And yet, with all this, I never missed a flight, except the one time that Truman held an impromptu party airside in Departures that lasted for a week. I had been on my way to Florida to meet with Castro, and ended up being twelve hours late because I couldn’t pull myself away from Lady Bird Johnson’s stash of quite extraordinary coke. People were buying airplane tickets just to go to the damn party. I am told that someone managed to smuggle a small donkey through luggage inspection and Phyllis Schlafly spent several hours riding around on it, shouting “I am the Queen of the May” and flashing her boobs at everyone.

Castro – without the fake beard and therefore almost unrecognizable (he had been flitting in and out of Miami for years pimping his cigar export business) – wasn’t amused when I eventually showed up at Miami International, but I offered him some of Bird’s coke and he perked right up. Bird laughed herself silly when I told her later.

Good times.

Pei Cobb Freed and Partners

In his article, Dunlap quotes from a letter from Pei’s partner Henry N. Cobb to the CEO of JetBlue, and the response that Cobb received:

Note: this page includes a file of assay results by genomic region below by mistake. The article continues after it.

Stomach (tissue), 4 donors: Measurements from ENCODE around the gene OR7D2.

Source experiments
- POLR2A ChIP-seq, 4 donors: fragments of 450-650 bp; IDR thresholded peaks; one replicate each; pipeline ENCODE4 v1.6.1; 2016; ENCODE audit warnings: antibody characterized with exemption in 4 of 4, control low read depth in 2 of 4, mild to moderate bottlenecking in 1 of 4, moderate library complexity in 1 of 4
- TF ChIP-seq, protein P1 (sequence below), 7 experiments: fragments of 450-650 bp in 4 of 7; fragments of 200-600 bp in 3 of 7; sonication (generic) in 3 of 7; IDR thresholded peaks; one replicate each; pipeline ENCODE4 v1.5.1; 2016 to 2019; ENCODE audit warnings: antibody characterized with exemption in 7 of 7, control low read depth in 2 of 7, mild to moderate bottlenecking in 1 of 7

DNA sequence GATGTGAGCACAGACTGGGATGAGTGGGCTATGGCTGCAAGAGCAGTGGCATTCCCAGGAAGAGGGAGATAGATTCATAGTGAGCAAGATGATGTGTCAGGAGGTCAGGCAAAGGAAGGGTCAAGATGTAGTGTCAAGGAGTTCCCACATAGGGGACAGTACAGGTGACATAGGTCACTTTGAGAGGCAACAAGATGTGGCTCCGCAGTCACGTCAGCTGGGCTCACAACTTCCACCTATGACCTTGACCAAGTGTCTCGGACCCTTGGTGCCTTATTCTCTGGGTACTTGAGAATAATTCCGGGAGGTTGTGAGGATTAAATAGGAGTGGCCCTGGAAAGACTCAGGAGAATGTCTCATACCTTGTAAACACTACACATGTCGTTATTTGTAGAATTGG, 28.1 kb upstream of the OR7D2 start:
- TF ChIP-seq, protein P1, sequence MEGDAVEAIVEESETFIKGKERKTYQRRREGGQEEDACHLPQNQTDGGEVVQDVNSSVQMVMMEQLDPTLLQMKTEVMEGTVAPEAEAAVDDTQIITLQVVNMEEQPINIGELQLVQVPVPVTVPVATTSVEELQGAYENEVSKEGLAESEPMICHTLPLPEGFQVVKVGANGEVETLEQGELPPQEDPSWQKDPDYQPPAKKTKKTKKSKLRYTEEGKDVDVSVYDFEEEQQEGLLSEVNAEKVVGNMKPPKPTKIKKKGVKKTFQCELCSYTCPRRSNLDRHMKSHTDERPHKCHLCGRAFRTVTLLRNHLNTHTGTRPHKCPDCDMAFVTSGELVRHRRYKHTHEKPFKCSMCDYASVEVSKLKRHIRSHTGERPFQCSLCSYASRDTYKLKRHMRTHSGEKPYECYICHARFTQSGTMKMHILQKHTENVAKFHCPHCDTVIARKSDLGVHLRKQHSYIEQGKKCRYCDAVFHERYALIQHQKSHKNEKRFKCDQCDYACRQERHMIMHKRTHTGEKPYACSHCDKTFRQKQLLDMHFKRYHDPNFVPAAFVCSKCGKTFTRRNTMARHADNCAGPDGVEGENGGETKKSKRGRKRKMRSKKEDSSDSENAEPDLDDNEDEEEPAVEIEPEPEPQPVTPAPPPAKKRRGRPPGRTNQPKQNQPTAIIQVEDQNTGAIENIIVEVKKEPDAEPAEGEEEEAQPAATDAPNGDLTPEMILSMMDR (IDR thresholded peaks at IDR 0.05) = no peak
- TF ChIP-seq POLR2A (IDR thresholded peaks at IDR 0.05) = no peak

In January, Mr. Cobb made what he called a “last-minute plea for reversal of this death sentence” to David Barger, the president and chief executive of JetBlue. “Conserved and reanimated, the Terminal 6 pavilion would further strengthen the distinctive identity of JetBlue as a sponsor of design excellence and an effective advocate for a sustainable future,” Mr. Cobb wrote. “I. M. Pei joins me in thanking you for your consideration of this request.” (That’s as close as Mr. Pei would ever get to joining anything resembling a fray.)

Mr. Barger said in reply, “While I share your passion for classic terminal designs, I have concluded the time has passed for the pavilion building to serve any functional purpose.” Mr. Barger went on to express his gratitude to Pei Cobb Freed “for your influence on JetBlue’s first decade” and concluded:

I personally commit to advocate for a permanent display of the pavilion photographs and other architectural artifacts so future generations can continue to appreciate the beauty of Terminal 6 and the uniqueness it once brought to J.F.K.